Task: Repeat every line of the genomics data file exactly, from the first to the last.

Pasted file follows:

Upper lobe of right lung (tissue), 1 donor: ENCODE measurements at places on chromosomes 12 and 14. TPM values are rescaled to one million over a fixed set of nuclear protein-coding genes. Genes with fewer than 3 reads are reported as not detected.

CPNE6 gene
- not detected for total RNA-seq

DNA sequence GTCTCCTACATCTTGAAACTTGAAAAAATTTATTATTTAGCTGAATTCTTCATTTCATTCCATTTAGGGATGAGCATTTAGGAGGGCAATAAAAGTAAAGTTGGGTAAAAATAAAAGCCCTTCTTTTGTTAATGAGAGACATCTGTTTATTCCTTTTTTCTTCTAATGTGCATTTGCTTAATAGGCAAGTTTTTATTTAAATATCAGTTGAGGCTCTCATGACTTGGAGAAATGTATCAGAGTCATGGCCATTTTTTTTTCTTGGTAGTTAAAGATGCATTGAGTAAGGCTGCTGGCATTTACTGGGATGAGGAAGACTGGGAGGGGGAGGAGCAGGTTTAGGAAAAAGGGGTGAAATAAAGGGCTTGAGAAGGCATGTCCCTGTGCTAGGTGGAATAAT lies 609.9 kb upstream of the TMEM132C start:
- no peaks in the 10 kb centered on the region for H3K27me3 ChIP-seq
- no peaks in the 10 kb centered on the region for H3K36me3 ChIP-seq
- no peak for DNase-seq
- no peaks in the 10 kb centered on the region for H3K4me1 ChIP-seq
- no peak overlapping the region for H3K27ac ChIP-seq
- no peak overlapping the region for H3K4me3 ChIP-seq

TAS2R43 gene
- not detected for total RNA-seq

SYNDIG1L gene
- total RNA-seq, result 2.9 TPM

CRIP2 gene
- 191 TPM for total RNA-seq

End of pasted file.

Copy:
Upper lobe of right lung (tissue), 1 donor: ENCODE measurements at places on chromosomes 12 and 14. TPM values are rescaled to one million over a fixed set of nuclear protein-coding genes. Genes with fewer than 3 reads are reported as not detected.

CPNE6 gene
- not detected for total RNA-seq

DNA sequence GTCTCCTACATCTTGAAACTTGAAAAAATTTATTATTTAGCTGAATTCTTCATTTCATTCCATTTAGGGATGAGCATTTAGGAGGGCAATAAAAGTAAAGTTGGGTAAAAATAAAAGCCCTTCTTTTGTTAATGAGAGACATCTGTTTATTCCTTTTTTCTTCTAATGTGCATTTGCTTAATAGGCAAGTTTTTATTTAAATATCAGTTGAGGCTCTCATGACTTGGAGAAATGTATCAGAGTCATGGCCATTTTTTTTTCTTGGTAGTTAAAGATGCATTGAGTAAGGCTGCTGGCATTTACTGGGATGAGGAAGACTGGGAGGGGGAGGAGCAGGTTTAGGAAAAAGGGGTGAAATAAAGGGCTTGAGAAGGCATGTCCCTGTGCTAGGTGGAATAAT lies 609.9 kb upstream of the TMEM132C start:
- no peaks in the 10 kb centered on the region for H3K27me3 ChIP-seq
- no peaks in the 10 kb centered on the region for H3K36me3 ChIP-seq
- no peak for DNase-seq
- no peaks in the 10 kb centered on the region for H3K4me1 ChIP-seq
- no peak overlapping the region for H3K27ac ChIP-seq
- no peak overlapping the region for H3K4me3 ChIP-seq

TAS2R43 gene
- not detected for total RNA-seq

SYNDIG1L gene
- total RNA-seq, result 2.9 TPM

CRIP2 gene
- 191 TPM for total RNA-seq